Three spectacular astronomical events are slated to take place this month. The first celestial event will occur in the early evening twilight on Friday, August 9. Look about 10 degrees above the western horizon about 9:00 P.M. You will see a thin crescent Moon about 5 degrees to the lower left of the planet Venus.
Remember, if you hold your fist out at arm’s length, the distance between the lower and upper part of your fist measures about 10 degrees.
Through a telescope, the planet Venus will appear like a ¾ Moon (gibbous). At this time, Venus will be approximately 100 million miles from the Earth.
Three days later, in the early evening of Monday, August 12, the nearly first quarter Moon will pass only about 3 degrees below the planet Saturn. Look about 15 degrees above the horizon about 9:30 P.M. to view this event.
A small telescope with a magnification of 35 times or more will reveal Saturn’s magnificent ring system. Currently, Saturn is about 935 million miles from the Earth. About 7 degrees to the lower right of the Moon is the bright star Spica in the constellation of Virgo.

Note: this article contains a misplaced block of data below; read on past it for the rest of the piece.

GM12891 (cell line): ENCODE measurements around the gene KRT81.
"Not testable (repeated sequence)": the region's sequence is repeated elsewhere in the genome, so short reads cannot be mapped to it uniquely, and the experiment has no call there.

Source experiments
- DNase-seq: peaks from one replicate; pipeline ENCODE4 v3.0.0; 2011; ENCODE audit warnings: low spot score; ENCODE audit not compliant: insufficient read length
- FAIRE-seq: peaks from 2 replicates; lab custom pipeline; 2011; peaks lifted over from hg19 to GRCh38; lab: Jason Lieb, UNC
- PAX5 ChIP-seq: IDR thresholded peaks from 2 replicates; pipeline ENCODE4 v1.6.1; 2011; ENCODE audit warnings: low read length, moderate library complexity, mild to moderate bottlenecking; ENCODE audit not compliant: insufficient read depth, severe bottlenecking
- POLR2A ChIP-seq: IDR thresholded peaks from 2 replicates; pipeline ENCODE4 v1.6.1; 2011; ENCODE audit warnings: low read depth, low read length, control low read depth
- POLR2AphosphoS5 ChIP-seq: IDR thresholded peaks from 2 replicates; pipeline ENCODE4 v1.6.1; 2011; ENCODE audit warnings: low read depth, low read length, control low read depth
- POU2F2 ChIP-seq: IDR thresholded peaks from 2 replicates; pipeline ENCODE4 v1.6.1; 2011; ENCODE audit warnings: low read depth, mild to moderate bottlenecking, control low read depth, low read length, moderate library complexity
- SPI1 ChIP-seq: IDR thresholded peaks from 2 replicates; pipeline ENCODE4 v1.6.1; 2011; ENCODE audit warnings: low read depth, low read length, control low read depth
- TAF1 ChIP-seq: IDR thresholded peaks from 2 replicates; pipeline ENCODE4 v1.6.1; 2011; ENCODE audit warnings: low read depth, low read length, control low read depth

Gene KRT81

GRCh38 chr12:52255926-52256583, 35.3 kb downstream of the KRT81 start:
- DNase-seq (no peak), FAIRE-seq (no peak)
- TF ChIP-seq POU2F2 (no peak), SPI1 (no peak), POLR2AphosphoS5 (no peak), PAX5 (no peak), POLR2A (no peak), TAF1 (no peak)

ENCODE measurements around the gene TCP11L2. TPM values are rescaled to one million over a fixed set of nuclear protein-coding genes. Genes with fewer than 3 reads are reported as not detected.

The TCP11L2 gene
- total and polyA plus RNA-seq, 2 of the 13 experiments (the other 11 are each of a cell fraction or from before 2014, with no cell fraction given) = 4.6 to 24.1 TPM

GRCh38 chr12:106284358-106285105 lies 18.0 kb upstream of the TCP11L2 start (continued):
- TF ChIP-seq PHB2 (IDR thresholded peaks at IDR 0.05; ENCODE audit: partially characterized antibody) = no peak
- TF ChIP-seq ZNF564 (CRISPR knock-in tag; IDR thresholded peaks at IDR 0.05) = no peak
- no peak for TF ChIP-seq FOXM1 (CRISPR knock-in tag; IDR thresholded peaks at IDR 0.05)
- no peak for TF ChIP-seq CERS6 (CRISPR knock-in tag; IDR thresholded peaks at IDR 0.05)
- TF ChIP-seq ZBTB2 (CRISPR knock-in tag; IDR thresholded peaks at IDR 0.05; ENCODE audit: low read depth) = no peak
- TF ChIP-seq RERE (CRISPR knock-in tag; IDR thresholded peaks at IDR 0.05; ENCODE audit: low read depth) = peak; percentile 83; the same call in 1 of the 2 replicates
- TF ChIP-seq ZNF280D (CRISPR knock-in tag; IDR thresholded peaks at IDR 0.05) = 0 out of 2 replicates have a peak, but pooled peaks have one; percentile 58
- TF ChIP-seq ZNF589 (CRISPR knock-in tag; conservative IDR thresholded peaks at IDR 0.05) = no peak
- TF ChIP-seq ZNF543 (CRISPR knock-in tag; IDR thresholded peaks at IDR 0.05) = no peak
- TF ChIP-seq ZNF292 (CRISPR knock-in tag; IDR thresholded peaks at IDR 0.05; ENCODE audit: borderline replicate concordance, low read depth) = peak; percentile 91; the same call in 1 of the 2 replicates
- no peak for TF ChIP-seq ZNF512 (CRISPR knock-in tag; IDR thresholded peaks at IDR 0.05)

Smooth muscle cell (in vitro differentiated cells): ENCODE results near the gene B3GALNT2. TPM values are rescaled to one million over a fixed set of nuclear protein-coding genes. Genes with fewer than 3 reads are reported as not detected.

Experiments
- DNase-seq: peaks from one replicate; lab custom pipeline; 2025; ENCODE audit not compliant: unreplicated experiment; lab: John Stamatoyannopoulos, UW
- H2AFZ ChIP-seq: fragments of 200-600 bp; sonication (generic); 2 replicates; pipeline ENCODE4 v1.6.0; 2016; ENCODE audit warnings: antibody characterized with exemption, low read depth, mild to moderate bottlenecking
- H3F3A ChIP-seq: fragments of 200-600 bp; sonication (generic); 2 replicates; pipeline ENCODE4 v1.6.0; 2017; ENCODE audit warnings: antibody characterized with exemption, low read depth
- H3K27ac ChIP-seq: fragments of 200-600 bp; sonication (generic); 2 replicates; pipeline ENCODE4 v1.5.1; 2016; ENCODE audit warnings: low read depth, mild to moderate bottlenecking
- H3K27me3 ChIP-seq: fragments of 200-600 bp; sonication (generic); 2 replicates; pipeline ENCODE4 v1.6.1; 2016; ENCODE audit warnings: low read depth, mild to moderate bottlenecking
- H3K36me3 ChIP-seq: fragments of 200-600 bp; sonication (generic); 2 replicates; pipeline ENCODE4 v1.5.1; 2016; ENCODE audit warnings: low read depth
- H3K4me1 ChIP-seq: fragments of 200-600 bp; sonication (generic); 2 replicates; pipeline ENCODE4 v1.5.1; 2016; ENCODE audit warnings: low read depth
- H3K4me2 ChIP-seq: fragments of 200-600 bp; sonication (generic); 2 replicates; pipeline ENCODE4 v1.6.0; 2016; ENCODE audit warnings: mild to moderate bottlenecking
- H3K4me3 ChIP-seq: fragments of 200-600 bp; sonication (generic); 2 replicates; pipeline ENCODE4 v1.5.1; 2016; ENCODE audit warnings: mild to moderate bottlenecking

In addition, the Perseid meteor shower is currently in progress. The day of peak rate will occur in the early morning hours of August 12. For best results, drive out in the country away from city lights so that you can see more meteors. Look in the northeastern sky about 4:00 A.M., and you might see as many as 75 meteors (shooting stars) per hour. The Moon will not interfere with the viewing of this meteor shower as it will have set several hours earlier.
Even if it is cloudy on the day of peak rate for this meteor shower, you can still observe it several days before or after August 12, but don’t expect as many meteors per hour.
The Perseid meteor shower appears to radiate from the constellation of Perseus.